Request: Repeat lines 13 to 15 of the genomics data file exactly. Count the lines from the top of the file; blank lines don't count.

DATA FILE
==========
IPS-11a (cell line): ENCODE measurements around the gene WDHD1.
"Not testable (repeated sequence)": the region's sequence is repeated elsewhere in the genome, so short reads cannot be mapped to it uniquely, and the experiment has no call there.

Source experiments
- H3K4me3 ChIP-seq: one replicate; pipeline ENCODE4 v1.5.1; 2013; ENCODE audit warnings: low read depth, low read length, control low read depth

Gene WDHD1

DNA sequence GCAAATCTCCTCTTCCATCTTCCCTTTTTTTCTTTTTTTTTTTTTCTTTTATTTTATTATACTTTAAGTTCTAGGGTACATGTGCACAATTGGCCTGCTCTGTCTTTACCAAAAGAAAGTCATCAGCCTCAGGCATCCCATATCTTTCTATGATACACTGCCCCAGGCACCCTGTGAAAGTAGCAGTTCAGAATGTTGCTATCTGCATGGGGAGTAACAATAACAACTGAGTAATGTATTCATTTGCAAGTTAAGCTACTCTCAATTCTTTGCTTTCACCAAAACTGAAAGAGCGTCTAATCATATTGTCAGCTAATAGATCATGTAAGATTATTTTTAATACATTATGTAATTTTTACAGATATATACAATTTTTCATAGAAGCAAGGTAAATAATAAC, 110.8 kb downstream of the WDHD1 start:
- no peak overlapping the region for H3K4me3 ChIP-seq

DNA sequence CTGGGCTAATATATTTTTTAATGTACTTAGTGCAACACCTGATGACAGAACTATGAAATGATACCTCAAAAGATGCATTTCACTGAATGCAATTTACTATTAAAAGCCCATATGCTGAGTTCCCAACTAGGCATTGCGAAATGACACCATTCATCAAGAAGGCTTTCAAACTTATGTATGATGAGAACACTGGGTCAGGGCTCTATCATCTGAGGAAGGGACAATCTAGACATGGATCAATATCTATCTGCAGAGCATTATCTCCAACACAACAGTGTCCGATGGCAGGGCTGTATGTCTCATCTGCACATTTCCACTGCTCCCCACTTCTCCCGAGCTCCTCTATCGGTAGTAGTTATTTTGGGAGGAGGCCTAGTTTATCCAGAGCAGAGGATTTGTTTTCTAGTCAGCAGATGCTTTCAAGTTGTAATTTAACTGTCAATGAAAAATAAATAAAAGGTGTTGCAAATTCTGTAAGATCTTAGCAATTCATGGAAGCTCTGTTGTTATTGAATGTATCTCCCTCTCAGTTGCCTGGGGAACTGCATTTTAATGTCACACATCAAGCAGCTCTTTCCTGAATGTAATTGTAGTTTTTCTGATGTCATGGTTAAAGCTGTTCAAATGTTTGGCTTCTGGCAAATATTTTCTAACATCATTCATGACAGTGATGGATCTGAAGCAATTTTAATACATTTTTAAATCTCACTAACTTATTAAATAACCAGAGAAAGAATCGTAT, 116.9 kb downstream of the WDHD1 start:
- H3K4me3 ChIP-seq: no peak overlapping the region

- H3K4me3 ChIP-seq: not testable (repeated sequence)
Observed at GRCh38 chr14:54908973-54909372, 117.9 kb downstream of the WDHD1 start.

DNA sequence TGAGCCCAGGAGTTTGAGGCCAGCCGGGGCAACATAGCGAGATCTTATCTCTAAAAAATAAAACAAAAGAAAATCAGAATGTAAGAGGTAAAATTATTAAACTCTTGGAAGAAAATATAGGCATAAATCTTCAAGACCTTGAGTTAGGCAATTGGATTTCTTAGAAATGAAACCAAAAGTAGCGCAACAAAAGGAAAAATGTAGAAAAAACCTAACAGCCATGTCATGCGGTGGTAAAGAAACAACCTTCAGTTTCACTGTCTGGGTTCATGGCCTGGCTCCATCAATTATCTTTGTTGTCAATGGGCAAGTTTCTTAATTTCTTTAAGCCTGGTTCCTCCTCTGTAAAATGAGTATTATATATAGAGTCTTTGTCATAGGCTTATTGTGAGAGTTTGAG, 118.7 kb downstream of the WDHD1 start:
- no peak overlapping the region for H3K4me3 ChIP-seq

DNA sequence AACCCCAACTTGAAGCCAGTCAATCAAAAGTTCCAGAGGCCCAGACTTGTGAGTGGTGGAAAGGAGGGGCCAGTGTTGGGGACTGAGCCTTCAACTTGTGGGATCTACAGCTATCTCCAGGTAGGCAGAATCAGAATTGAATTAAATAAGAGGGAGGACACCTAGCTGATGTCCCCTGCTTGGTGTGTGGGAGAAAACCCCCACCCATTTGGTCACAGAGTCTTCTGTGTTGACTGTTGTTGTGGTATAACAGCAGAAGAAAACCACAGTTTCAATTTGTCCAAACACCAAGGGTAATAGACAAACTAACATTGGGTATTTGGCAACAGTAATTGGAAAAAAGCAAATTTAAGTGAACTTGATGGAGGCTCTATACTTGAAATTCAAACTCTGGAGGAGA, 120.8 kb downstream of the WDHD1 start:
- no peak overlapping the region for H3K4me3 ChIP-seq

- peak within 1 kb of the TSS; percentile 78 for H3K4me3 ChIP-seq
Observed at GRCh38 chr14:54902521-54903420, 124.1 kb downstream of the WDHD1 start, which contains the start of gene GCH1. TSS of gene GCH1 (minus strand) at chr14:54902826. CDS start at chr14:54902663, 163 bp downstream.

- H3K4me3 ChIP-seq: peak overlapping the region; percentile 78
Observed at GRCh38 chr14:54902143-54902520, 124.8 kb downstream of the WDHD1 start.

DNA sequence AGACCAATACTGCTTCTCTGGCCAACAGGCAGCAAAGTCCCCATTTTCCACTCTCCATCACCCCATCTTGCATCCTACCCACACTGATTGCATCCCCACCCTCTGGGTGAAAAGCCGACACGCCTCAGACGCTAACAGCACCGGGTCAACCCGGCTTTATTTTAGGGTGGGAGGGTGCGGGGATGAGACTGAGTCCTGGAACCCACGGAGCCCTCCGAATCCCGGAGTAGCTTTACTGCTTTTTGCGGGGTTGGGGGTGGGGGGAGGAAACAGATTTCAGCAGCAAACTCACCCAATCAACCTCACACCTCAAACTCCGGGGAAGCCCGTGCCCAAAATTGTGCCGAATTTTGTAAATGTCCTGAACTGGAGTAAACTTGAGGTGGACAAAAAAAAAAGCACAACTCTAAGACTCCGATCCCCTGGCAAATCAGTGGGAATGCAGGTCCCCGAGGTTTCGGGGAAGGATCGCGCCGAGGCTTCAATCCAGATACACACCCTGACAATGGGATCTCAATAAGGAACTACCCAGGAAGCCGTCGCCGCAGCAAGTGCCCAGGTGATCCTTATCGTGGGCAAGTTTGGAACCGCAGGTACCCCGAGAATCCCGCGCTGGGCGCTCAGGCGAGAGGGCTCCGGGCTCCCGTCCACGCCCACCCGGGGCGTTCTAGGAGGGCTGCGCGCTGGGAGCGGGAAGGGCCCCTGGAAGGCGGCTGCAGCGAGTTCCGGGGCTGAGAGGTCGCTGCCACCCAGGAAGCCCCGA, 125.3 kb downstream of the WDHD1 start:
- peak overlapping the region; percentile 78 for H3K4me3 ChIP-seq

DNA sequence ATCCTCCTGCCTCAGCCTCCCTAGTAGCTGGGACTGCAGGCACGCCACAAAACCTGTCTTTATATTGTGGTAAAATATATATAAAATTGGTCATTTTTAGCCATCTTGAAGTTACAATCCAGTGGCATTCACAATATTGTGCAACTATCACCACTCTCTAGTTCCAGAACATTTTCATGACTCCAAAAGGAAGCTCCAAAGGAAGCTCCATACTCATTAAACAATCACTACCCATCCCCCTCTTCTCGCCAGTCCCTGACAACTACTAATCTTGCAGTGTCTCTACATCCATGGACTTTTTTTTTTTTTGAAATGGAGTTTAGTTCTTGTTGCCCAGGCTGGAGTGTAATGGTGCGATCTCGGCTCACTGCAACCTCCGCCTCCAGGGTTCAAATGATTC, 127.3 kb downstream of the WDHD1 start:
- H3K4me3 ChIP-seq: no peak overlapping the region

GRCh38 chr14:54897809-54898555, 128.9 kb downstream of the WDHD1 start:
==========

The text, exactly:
- no peak overlapping the region for H3K4me3 ChIP-seq

DNA sequence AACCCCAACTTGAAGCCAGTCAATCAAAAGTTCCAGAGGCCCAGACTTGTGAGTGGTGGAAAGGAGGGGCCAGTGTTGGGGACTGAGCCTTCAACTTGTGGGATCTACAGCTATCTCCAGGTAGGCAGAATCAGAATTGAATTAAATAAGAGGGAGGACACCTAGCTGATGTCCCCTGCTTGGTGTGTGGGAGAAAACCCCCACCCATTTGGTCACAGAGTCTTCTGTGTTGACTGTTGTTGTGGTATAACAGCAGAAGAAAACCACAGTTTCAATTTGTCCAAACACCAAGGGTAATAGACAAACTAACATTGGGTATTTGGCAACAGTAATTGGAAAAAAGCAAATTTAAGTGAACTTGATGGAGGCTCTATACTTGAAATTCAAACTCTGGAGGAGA, 120.8 kb downstream of the WDHD1 start:
- no peak overlapping the region for H3K4me3 ChIP-seq